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India in new US South Asia bureau

India will be the key player in the re-organised South Asia Bureau of the US State Department.

india Updated: Feb 14, 2006 11:16 IST

India will be the key player in the re-organised South Asia bureau of the State Department that now includes Kyrgyzstan, Tajikistan, Turkmenistan and Uzbekistan.

These are countries with which India has well-developed relations, cultivated painstakingly over more than a decade, as New Delhi positioned itself with the break-up of the former Soviet Union.

In addition to balancing the workload between the regional bureaus, the State Department said: "The restructuring is designed to foster increased cooperation among the countries of Central Asia and South Asia as they work towards our shared goals of security, prosperity, stability and freedom" and advancing the interests of Afghanistan.

"This is the transformational diplomacy of (Secretary of State Condoleezza) Rice and the creation of a large South Asian and Central Asian bureau - where the key country is India," contended Walter Andersen, a former senior State Department official in the South Asia bureau.

"The US has strategic interest in those areas and wants them to look southward and not northward. And creating the bureau in that way is an affirmation of it.

"It has five more countries. And India is making an impact in those Central Asian countries. India had started out when those countries became countries and has relations with those.

"They want an India that will cooperate and have a cooperative relationship - a stable country in an unstable area," Andersen said.

Over the last few months, Rice has fleshed out "transformational diplomacy" as a Bush administration dictum for foreign policy.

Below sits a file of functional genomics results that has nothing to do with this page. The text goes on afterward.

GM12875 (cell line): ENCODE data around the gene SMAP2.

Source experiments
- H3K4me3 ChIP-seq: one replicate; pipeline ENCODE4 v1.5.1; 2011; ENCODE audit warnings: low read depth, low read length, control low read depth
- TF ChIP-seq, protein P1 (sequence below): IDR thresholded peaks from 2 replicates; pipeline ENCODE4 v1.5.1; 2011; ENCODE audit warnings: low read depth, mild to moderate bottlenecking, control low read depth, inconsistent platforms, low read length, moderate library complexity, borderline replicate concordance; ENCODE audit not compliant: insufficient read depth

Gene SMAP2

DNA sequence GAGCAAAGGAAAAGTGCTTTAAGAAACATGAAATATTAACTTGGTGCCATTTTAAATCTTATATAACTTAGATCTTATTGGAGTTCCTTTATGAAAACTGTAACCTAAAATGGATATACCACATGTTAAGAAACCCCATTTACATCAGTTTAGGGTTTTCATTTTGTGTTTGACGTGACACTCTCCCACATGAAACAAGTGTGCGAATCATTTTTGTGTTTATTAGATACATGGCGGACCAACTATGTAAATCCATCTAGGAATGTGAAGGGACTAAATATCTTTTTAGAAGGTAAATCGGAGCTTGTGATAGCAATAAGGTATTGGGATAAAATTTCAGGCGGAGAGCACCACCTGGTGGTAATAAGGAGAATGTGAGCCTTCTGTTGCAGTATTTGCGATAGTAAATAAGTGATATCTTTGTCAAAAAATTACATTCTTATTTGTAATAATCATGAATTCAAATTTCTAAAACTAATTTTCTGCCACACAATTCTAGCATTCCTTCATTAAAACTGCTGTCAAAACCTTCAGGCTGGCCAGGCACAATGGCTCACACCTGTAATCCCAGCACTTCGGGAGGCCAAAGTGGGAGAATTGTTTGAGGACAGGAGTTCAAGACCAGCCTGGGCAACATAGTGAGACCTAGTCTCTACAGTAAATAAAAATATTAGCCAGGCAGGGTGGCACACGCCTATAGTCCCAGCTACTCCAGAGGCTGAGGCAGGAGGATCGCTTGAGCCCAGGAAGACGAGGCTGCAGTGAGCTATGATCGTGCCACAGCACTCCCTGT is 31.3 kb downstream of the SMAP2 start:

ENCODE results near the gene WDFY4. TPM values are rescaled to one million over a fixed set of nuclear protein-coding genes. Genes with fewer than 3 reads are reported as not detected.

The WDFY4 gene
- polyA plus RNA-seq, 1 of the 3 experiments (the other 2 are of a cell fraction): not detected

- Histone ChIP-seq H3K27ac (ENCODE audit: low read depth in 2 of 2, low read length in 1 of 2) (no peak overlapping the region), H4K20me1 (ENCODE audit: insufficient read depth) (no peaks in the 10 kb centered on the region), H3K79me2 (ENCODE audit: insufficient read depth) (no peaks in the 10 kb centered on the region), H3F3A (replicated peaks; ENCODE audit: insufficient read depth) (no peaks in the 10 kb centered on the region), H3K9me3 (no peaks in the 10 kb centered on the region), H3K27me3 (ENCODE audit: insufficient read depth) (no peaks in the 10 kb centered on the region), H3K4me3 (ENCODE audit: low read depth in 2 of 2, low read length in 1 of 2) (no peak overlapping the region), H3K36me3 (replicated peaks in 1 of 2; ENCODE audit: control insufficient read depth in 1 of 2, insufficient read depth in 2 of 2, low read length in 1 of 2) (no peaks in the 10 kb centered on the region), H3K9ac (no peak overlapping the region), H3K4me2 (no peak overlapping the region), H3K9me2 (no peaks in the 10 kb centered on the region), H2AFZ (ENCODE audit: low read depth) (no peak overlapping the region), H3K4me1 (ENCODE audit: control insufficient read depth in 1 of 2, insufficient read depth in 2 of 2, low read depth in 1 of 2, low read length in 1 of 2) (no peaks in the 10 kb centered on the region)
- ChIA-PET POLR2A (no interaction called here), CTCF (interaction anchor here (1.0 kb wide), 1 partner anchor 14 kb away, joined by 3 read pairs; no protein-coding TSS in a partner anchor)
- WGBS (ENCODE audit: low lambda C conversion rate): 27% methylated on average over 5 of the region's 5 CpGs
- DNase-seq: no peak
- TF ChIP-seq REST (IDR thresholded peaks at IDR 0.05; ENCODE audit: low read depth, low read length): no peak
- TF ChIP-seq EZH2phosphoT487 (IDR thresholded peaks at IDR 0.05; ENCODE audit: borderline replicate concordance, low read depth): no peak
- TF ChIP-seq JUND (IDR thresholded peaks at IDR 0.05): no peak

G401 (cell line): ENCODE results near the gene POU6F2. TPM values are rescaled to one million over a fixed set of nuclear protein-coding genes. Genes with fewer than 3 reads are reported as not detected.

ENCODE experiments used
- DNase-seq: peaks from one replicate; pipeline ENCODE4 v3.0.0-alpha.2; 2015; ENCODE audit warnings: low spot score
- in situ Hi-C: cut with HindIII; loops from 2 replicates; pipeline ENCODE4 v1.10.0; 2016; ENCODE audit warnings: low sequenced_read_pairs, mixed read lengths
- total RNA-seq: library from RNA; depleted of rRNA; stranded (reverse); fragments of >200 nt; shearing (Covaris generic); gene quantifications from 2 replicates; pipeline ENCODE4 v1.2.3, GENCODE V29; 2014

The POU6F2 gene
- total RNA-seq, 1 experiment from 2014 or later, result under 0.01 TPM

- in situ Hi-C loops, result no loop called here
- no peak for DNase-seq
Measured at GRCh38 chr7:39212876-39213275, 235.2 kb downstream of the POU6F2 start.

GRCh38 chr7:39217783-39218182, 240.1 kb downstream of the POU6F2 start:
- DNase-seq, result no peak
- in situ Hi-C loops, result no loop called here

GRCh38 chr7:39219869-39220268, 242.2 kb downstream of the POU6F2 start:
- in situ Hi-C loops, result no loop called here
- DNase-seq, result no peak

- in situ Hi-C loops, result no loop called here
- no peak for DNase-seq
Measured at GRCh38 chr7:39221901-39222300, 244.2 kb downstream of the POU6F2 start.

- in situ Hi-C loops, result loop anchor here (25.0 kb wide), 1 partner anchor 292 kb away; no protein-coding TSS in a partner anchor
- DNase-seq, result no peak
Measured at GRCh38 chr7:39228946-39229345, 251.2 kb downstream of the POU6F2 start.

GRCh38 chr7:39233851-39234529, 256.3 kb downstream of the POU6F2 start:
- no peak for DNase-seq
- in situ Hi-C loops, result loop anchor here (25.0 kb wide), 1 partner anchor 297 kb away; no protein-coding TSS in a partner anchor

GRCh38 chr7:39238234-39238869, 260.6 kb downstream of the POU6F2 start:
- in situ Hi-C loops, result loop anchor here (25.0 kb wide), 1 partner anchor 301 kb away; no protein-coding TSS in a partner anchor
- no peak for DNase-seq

Transformational diplomacy targets US diplomacy and aid to countries that are not just strategic or national security priorities but also moving towards becoming democracies.

Shifting more personnel to the countries now covered by the bureau and to India with the reorganisation of the State Department under Rice also makes it possible to accomplish projects and diplomacy more speedily.

"I can tell you as an insider that one of the biggest problems we had is that we did not know anybody we could just pick up the phone and call," recalls Andersen. "This reorganisation increases the chances you can get things done. It's not glamorous, but it's the real nuts and bolts."

Now there will be people on the ground that can take care of business, economic, military and diplomatic, South Asia experts concede, in praise of Rice's changes.

Richard Boucher, a former spokesman for the State Department and a career foreign service man, is now at the helm of the South and Central Asia Bureau.

"Boucher is a senior person, a professional, and close to the administration. You now have an assistant secretary who is a significant operator from the inside," said Andersen.

"In his last position as a press spokesman -- you are the most closest confidant of the secretary of state by necessity."

While Boucher has never served in any South Asian or Central Asian country, his past portfolio gives him the necessary experience.

"He understands enough about the region. The more important thing is to know the issues, which he does, and how the system operates. At that level you want a mover and shaker and someone with a vision."